Prohibition, which writer H. L. Menken dubbed "the 13 awful years," failed so miserably here in the United States, you need only look at life during that era in DC.
There was an unofficial bootlegger who had an office in the House of Representatives building. That same enterprising bootlegger later expanded his operation into his own office in the Senate.
When the the 18th Amendment became law in 1920, there were 247 licensed bars in Washington. In 1932, one year before the 21st Amendment repealed Prohibition, records show that authorities raided 1,155 locations in the district where on-premise alcohol was found. At another 600 speakeasies, owners, tipped off by corrupt officials, were able to dispose of their illegal contraband before the raids. In fact, it is estimated that more than 3,000 speakeasies of all sizes and types operated in DC during the Prohibition era.
"People felt Prohibition was for someone else to obey, but not for me," says Garret Peck, author of Prohibition in Washington D.C: How Dry We Weren't.
As part of the Books and Beyond series, Peck appeared at the Library of Congress today to discuss the history of Prohibition and his new book.
The attempt to prohibit the sale and consumption of alcohol was the result of decades of intense lobbying by the Temperance movement, which featured such groups as the Women's Christian Temperance Union (WCTU) and the Anti-Saloon League.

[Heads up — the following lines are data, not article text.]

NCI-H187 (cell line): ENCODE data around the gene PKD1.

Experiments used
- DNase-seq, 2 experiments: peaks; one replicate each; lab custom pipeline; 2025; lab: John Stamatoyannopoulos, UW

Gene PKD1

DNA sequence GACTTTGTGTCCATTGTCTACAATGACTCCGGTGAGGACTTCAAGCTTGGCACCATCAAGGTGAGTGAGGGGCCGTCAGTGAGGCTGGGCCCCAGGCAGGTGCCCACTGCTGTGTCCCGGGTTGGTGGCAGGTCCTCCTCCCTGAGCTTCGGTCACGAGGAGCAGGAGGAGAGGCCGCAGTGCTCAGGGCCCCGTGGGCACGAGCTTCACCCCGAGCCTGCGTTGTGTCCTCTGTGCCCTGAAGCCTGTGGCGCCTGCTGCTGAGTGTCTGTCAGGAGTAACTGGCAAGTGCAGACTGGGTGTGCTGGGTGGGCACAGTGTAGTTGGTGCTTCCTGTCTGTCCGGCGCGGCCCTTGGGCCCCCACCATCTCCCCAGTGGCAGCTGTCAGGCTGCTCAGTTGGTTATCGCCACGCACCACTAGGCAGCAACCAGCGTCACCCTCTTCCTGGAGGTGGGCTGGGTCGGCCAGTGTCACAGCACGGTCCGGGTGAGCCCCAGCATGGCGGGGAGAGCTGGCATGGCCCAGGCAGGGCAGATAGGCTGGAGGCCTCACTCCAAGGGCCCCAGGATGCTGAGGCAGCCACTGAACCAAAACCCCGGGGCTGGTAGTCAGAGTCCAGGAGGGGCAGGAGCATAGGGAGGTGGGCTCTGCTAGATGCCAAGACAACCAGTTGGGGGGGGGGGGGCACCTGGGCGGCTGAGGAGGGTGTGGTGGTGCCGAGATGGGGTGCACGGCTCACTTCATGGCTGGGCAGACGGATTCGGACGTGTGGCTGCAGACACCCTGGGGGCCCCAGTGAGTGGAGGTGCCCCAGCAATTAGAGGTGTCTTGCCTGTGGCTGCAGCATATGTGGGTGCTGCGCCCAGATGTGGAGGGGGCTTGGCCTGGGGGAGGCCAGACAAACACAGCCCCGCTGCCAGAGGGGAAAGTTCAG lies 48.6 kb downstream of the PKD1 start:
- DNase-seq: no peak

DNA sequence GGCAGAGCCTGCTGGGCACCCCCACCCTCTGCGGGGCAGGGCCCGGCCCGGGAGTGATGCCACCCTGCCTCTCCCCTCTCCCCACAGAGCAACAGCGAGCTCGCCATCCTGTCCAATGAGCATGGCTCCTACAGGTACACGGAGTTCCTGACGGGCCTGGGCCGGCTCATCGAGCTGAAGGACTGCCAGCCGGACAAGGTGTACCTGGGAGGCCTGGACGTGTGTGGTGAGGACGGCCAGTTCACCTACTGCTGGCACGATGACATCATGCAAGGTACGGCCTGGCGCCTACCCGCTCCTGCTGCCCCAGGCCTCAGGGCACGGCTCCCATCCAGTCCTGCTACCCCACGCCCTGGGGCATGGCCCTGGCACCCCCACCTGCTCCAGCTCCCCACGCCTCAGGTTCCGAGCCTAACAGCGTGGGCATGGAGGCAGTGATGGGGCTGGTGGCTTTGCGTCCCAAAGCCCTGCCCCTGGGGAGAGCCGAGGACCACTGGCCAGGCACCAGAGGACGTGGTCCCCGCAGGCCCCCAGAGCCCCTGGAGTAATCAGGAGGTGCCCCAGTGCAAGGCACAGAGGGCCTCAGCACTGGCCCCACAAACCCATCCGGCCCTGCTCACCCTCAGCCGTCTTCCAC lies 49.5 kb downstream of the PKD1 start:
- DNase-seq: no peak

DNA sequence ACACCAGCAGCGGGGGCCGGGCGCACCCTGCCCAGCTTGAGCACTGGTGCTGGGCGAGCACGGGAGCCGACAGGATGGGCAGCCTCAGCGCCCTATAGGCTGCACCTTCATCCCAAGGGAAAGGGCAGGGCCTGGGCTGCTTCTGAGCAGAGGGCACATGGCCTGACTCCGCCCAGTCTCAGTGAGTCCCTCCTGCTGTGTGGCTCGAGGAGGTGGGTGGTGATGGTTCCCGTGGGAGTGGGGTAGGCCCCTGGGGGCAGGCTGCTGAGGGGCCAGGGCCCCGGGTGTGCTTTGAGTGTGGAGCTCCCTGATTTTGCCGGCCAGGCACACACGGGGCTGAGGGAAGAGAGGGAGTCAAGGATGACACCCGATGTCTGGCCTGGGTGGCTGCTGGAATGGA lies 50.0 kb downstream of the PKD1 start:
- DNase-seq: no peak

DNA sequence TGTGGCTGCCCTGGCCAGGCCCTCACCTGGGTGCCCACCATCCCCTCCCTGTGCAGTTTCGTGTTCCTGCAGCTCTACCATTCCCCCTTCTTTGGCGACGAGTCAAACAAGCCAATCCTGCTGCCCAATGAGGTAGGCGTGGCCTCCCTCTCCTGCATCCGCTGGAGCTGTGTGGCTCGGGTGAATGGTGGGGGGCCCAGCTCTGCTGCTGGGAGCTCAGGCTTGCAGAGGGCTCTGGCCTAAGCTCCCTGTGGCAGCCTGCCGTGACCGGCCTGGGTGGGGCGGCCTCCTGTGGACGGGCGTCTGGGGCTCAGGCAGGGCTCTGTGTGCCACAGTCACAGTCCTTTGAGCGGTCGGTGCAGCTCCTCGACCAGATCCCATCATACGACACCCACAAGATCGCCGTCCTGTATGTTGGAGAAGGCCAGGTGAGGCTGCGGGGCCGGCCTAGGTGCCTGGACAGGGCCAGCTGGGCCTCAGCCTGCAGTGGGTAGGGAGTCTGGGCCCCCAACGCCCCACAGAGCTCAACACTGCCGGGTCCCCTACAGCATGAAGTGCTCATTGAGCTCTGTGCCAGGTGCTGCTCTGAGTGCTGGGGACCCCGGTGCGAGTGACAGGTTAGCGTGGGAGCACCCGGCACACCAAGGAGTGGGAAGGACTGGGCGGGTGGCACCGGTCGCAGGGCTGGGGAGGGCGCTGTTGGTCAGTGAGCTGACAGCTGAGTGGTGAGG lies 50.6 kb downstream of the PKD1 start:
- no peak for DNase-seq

"Temperance was the social movement of the time," Peck said. "They (the supporters) believed if we dry up the country, we'll be a more God-fearing nation."
But quickly it became apparent that the law was doomed to fail. Alcohol consumption continued, and, in many cases, especially women influenced by "the 1st sexual revolution," actually increased. "Suddenly disobeying the law became glamorous," Peck said.
The author noted that Washington D.C. was not plagued by organized crime related to the bathtub gin trade like cities such as Chicago and New York."Here it was a scene dominated by amateurs," Peck explained.
Eventually the combination of lawlessness and economic hardship caused by the Great Depression led to repeal. But, Peck noted, evidence of those 13 years still exists. For example, the national income tax was instituted during that time to substitute for the substantial loss of federal tax on alcohol. Words coined such as scofflaw (which literally means one who scoffs at the law) are still part of our lexicon. And then there is NASCAR, which actually began with races between drivers of souped-up cars especially equipped to rush alcohol past government agents trying in vain to enforce the Volstead Act.
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Prohibition is currently in vogue. There is the HBO series Boardwalk Empire. There is the recent 3-part Ken Burns PBS documentary on the subject that is now available on DVD. And, for those who would like a more active look at Washington's illegal drinking past, Peck offers a special walking tour of DC's Prohibition years.
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